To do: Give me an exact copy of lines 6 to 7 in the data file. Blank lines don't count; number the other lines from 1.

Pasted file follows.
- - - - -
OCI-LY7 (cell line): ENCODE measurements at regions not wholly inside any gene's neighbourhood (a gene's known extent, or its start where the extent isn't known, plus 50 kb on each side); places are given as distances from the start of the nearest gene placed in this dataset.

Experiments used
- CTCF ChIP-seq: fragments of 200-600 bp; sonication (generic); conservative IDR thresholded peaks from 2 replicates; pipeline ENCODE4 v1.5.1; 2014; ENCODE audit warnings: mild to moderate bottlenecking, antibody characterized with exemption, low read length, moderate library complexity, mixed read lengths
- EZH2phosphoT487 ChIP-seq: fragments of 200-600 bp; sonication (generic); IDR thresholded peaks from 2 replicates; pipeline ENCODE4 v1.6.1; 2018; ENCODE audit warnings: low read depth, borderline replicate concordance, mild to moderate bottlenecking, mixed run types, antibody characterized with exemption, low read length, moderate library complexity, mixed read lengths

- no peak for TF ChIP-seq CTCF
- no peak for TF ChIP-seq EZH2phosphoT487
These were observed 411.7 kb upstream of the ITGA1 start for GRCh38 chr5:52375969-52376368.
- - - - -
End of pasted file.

- no peak for TF ChIP-seq EZH2phosphoT487
These were observed 411.7 kb upstream of the ITGA1 start for GRCh38 chr5:52375969-52376368.